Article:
Photo Credit: Durham Region News

2018 NHL Entry Draft: CHL Forwards to Watch

In August, fellow Canucks Army contributor Jeremy Davis did an excellent in-depth breakdown of the Top 15 prospects for the 2018 NHL Entry Draft. He then followed that up with a full Top 50 list.

So with Davis covering the Top 50, I wanted to take on the task of looking at some of the players that didn’t make the cut before the season began and who could see their stocks rise as we approach the draft in June.

It may be October, but that doesn’t mean we can’t start looking ahead to that draft class and begin tracking some players. Obviously, things will change between now and then but we can build our base of information and just keep adding to it over the course of the season.

With that, we’ll start with some CHL forward that didn’t make the Top 50 (well, one did) that look good under the statistical lens and are worth tracking.

Some of the players below have seen their stock rise over the past couple of weeks and are now getting some hype. But since they weren’t included in our Top 50, they are added here.

A Rundown of the Stats Used In These Articles

You can get draft lists from a myriad of sources, but since you came to Canucks Army, you can expect somewhat of a statistical lean. So, I’ve used the explanations that Jeremy used in his previous pieces to help explain what you might see in these posts.

  • GF%: Percentage of 5-on-5 on-ice goals scored in favour of the player’s team.
  • GF%rel: The difference between the player’s on-ice GF% relative to the team’s GF% when the player is off the ice.
  • pGPS:
    • xSucc is the Expected Success Rate for the player, based on how many similar players reached a 200 NHL game threshold, weighted by similarity.
    • xPro/82 is the Expected Production of the player over 82 games, based on how similar players produced in the NHL, weighted by similarity.
    • xVal is Expected Value, the product of xSucc and xPro/82. Check this article to see an Expected Value curve from last year’s draft to get an idea of what constitutes a “good” xVal. Last year the expected values in the first round ranged from about 35 to 15.
  • SEAL: The SEAL adjusted scoring value. SEAL stands for Situational, Era, Age, and League. Here’s a rundown of the current iteration of SEAL, which evolved from a technique that Garret Hohl pioneered for the 2015 draft.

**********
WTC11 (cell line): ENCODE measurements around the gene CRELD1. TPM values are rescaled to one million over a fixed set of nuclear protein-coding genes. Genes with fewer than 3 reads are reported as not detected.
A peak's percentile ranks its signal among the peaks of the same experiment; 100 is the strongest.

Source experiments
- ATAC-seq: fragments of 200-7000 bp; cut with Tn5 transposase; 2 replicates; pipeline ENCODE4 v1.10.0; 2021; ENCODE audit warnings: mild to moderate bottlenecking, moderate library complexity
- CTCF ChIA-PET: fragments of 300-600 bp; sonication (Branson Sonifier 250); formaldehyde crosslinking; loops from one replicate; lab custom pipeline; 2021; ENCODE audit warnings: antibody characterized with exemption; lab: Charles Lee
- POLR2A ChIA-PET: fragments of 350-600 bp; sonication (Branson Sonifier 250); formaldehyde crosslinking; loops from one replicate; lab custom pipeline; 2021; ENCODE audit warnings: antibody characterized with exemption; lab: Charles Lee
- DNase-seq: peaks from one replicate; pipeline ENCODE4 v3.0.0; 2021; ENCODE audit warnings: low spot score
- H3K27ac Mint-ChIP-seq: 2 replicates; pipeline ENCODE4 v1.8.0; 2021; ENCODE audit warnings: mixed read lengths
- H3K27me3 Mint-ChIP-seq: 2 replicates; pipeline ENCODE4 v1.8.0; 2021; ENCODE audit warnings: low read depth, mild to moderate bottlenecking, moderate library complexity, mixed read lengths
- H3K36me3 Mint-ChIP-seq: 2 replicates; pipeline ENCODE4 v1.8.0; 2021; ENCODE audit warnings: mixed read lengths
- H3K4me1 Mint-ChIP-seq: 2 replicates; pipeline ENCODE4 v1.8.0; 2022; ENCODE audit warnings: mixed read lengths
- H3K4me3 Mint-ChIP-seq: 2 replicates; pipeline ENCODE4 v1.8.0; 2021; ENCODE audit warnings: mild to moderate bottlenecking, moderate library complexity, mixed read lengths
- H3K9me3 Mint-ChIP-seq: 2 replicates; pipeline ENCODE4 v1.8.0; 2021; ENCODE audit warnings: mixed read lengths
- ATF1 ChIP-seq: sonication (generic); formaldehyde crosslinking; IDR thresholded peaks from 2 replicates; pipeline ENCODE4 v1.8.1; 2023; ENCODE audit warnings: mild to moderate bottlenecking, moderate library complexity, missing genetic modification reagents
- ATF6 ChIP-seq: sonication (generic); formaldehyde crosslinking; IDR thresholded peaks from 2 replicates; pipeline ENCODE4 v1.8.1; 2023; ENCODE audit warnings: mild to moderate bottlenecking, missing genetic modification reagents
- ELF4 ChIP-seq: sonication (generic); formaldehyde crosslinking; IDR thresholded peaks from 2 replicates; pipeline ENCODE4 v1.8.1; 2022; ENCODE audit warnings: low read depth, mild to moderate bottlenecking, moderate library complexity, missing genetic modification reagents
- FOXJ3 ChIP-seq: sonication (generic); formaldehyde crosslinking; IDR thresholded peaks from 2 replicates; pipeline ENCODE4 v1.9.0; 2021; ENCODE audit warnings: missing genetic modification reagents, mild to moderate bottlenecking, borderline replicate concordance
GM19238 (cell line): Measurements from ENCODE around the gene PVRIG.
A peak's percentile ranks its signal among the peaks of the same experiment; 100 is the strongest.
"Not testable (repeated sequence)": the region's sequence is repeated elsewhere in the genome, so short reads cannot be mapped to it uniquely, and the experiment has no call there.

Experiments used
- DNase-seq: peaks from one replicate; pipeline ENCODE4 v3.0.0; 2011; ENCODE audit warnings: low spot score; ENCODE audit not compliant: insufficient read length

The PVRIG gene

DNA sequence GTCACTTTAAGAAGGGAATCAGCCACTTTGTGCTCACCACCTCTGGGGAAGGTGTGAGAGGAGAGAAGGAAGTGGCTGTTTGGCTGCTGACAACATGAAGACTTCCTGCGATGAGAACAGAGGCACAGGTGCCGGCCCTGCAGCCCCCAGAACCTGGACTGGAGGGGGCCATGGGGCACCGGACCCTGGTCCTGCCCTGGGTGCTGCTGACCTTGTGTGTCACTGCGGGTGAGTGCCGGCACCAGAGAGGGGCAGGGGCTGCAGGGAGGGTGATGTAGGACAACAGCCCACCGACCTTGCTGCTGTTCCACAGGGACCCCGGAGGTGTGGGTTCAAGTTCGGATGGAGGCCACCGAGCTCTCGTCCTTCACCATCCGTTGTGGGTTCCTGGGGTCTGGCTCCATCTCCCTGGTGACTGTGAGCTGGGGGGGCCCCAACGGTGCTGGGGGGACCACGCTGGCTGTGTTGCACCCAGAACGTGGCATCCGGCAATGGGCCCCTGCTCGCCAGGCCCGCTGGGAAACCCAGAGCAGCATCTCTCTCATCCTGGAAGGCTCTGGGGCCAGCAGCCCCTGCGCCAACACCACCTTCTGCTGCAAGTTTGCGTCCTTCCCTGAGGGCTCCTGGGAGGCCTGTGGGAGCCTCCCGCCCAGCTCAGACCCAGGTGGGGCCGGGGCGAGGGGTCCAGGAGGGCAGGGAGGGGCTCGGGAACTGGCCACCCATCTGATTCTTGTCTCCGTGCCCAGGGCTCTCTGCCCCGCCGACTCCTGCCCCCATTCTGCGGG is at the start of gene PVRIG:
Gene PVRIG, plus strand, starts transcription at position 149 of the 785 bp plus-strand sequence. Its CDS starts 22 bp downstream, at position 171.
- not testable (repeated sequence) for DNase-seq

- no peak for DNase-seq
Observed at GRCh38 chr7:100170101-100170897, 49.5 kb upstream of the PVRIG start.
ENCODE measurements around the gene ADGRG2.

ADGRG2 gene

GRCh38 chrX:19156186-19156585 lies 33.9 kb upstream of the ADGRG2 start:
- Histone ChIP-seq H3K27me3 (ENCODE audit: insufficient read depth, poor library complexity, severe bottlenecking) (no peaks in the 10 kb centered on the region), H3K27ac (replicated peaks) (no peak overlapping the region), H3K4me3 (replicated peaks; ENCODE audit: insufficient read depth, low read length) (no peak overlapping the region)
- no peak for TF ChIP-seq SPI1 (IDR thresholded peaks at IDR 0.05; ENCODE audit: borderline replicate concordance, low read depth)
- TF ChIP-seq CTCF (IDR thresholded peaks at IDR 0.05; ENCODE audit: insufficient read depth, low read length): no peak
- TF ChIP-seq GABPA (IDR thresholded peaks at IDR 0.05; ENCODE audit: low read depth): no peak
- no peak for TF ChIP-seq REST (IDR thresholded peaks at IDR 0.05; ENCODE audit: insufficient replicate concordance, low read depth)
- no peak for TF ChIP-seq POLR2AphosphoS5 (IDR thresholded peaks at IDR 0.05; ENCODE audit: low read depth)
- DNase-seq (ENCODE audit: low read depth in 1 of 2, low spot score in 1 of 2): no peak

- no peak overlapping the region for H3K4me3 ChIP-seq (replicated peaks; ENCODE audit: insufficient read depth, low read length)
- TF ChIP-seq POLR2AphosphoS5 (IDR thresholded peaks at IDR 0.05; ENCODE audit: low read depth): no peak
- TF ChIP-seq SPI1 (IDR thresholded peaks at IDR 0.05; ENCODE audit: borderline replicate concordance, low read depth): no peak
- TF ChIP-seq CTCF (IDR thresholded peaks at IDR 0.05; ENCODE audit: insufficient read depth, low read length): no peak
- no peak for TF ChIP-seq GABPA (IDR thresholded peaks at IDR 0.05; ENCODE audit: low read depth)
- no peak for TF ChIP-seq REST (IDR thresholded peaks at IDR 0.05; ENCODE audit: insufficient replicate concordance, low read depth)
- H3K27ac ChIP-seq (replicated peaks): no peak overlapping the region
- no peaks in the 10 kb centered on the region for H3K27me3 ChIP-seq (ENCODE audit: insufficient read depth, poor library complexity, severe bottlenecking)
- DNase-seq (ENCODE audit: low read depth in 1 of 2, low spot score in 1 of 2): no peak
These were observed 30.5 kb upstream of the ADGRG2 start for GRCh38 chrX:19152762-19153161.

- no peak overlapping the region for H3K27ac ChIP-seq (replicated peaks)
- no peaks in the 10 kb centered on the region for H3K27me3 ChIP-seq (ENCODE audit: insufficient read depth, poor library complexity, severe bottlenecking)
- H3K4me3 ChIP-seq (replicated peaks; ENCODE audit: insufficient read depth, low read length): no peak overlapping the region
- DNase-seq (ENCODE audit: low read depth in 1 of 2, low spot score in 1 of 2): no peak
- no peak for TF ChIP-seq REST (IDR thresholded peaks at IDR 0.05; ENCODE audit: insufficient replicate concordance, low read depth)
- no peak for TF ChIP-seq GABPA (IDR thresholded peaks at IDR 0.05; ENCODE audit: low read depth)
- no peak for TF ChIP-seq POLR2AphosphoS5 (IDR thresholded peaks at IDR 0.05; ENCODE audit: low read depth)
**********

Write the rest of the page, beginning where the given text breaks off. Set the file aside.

All of the pGPS numbers are based on their production last year. With only a handful of games for these players this year, it can create skewed numbers.

Without further ado, let’s dive in.

Milos Roman (Centre – Vancouver Giants – WHL)

Taken sixth overall in the 2017 CHL Import Draft, Milos Roman will make the jump across to North America ahead of his draft. Currently ranked as the 58th best prospect in the 2018 NHL Entry Draft by Future Considerations, Roman is a big bodied centre (6’0″ and 195 lbs) who should get plenty of opportunity with the Vancouver Giants this season.

Roman hopped between the Czech League, second-tier Czech league and U20 leagues last year. He also represented Slovakia at the U18 and U20 tournaments.

Playing as a 16-year-old in the Czech League will always be looked upon fondly and pGPS backs that up with 18.7% of comparable players going onto becoming NHL regulars. That is obviously based on just one game in the top league, and thus there is a lot of variability to it. But the fact that he made that top league, has been a mainstay on the international level and is expected to be given a big role with the Giants means Roman is someone to keep an eye on for this year.

Roman has started the season well with eight points in ten games for the Giants.

Barrett Hayton (Centre – Sault St Marie Greyhounds – OHL)

A player who had a very noticeable Ivan Hlinka Memorial Cup performance was Sault St. Marie Greyhounds centre Barrett Hayton. Ending the tournament with three goals and three assists in five games, Hayton was someone who made an impact throughout the event.

He was given a more substantial role with Team Canada and made the most of it. It is worth noting that Hayton was limited in his role with the Greyhounds to third line duty. He averaged an estimated TOI of 12.2 minutes per game but still put up respectable production as a 16-year-old rookie. It’s worth noting that he played quite a bit of time on LW in the OHL, but is naturally a centre.

Despite the low ice time, his scoring rates were among to top of the 2018 Draft eligible forwards in the OHL. He was ninth in primary assists per game (0.14) and 10th in primary points per game (0.33) amongst that group. His 1.54 shots per game were ranked 12th in that group.

Hayton is primarily a playmaker, but if he can generate more shots, his production should reap the rewards. But more importantly, if he is given a more prominent role this season with the Greyhounds, he should quickly rise up the rankings. Despite the limited role, his production does look good when using pGPS as 20.7% (n=287) of comparable players went onto becoming NHL regulars.

Hayton’s closest comparable players are Matt Beleskey and Devante Smith-Pelley, but there are some intriguing names in the mix that ended up with higher ceilings.

It’s worth noting that Craig Button has Hayton ranked as the eighth best prospect in this draft. But at this moment, he is the only one to have him ranked so high. Bob McKenzie had him ranked as the 15th best prospect in this year’s draft. So his stock has risen with a good Ivan Hlinka performance and good start to the OHL campaign.

Serron Noel (RW – Oshawa Generals – OHL)

The one player that cracked the Top 50 that I think could rise up further is Oshawa Generals forward Serron Noel. Noel only produced one goal at Ivan Hlinka, but he was noticeable throughout the entire event

Measuring in at 6’5″ and 200 lbs, Noel is a power forward with a relentless forecheck and work ethic. Brock Otten who cover OHL Prospects very closely had this to say about the Guelph, ON native: